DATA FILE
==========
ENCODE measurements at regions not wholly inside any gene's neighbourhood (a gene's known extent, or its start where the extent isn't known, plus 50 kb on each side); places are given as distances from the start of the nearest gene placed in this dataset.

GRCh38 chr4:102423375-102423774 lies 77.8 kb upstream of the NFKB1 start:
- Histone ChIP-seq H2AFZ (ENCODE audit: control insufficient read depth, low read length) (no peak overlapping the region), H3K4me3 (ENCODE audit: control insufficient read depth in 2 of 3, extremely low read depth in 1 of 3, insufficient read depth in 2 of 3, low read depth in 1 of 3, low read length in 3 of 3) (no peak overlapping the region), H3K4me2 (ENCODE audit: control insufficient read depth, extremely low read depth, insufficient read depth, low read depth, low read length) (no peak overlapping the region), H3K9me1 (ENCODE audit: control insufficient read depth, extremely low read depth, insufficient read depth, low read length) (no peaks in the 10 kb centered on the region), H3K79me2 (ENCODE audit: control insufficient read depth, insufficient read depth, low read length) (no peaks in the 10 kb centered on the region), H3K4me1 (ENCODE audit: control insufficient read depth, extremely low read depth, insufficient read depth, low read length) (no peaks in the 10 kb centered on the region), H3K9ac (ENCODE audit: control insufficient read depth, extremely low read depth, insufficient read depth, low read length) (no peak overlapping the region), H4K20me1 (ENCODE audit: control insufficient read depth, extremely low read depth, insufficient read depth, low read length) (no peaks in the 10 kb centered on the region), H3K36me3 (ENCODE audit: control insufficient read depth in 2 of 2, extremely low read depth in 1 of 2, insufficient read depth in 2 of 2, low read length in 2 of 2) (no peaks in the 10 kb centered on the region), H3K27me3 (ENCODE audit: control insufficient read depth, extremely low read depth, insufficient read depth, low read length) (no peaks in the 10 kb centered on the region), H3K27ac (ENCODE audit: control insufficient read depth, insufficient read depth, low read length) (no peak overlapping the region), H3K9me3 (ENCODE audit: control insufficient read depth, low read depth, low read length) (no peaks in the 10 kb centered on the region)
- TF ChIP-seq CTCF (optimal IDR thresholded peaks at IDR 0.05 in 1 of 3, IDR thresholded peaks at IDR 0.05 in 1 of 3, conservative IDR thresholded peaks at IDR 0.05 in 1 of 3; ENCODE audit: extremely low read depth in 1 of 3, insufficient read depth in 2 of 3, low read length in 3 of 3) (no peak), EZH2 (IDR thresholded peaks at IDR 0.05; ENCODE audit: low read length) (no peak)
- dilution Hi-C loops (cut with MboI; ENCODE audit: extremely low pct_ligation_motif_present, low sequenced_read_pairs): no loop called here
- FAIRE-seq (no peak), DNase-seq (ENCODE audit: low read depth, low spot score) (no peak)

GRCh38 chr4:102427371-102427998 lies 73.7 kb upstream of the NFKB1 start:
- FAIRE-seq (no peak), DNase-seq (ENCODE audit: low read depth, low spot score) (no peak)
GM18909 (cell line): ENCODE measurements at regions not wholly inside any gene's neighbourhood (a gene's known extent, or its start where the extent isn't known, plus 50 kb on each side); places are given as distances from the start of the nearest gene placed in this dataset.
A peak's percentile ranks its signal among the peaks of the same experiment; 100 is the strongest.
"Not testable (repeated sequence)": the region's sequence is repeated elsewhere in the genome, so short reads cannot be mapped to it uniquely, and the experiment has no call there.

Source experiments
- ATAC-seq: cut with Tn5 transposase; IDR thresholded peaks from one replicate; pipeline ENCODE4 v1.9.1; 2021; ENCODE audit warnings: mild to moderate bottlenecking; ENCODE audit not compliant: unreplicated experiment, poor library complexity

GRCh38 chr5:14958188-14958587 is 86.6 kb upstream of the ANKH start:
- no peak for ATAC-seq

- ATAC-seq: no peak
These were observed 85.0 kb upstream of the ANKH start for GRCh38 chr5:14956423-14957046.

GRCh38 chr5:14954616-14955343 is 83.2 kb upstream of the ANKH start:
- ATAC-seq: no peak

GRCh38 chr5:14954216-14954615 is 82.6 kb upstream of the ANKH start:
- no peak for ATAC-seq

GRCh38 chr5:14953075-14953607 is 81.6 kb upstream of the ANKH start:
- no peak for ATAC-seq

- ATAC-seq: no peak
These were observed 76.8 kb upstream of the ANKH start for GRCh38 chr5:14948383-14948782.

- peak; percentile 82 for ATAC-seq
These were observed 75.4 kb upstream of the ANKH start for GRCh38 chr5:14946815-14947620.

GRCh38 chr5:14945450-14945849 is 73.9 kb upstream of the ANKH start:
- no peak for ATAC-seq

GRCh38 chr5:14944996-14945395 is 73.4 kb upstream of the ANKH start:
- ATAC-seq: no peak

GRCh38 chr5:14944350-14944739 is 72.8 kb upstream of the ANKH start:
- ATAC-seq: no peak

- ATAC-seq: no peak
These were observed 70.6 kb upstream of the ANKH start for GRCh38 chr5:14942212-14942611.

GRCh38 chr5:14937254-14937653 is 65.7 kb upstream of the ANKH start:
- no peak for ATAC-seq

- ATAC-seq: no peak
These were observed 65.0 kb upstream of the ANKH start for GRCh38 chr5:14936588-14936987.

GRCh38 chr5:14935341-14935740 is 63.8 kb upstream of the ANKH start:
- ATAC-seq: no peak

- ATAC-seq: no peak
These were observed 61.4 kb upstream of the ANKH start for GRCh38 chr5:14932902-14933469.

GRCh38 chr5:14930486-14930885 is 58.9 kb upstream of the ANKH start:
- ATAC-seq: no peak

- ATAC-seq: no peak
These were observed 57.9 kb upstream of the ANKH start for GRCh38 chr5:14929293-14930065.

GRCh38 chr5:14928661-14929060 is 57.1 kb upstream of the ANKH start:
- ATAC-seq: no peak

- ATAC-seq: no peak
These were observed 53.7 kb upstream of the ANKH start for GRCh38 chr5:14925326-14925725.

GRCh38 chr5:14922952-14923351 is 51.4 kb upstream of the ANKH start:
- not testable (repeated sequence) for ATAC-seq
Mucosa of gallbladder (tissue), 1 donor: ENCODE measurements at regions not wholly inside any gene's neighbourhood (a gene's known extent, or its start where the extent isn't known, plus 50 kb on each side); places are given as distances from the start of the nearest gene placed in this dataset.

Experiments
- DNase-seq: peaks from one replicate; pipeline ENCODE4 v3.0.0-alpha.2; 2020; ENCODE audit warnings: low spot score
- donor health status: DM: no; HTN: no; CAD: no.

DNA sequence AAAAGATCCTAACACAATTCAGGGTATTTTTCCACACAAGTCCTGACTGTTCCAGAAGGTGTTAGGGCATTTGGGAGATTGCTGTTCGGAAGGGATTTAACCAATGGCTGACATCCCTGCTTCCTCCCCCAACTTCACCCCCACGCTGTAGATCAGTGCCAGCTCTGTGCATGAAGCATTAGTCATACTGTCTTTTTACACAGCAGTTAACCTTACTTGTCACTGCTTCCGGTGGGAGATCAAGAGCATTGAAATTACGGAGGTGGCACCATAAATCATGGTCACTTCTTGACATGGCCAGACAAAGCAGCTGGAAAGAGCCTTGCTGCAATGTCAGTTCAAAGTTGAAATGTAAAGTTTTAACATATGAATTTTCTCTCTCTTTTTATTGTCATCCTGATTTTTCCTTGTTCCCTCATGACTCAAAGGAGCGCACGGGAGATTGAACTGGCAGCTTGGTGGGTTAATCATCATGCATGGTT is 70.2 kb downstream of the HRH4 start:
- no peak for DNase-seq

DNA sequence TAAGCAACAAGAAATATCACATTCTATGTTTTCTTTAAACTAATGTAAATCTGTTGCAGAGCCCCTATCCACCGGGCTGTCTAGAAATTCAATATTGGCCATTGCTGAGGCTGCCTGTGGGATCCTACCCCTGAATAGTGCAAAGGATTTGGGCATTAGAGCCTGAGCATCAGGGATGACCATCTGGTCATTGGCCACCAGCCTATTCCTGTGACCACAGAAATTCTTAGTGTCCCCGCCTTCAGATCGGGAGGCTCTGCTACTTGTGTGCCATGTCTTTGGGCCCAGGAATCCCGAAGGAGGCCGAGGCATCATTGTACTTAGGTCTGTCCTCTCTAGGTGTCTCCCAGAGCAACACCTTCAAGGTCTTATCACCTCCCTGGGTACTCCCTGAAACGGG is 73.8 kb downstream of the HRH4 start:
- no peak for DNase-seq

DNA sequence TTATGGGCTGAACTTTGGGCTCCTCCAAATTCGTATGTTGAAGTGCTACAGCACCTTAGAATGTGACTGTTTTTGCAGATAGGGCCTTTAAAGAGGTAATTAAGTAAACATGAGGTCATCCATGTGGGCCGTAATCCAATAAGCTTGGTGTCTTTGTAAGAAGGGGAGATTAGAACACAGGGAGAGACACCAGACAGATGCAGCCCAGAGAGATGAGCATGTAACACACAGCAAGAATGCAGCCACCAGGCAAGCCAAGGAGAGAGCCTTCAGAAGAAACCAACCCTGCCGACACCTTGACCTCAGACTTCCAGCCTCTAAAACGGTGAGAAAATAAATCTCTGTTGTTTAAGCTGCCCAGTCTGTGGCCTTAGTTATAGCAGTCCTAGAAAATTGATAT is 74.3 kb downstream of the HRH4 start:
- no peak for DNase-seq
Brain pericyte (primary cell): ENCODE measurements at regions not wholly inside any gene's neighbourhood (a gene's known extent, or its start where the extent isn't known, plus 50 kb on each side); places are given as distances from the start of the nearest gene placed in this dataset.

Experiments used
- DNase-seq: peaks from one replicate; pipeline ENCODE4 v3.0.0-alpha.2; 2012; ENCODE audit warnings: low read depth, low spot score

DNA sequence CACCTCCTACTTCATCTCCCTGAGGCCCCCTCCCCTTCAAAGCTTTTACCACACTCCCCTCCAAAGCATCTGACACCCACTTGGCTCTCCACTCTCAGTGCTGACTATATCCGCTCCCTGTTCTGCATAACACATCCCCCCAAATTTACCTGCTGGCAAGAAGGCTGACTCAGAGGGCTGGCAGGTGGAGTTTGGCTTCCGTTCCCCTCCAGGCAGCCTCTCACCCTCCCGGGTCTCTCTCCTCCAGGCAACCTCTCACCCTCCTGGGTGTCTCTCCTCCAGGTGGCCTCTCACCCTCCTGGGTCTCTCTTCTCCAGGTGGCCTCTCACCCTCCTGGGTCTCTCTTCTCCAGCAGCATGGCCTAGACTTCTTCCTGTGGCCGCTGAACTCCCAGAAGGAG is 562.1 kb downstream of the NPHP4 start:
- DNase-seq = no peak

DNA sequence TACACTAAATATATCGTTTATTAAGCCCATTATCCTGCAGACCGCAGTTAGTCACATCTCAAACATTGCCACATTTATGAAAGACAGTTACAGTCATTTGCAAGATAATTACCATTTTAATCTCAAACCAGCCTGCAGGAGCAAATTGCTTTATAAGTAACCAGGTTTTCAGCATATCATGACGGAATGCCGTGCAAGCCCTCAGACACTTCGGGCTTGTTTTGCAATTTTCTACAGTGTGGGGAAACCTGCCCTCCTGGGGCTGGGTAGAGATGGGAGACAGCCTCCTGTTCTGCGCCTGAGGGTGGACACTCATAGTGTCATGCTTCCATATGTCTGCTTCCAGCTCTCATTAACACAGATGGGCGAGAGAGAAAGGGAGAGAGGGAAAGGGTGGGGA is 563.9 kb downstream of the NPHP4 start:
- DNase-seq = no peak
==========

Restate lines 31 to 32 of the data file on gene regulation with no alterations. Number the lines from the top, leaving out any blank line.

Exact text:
- ATAC-seq: no peak

GRCh38 chr5:14944350-14944739 is 72.8 kb upstream of the ANKH start: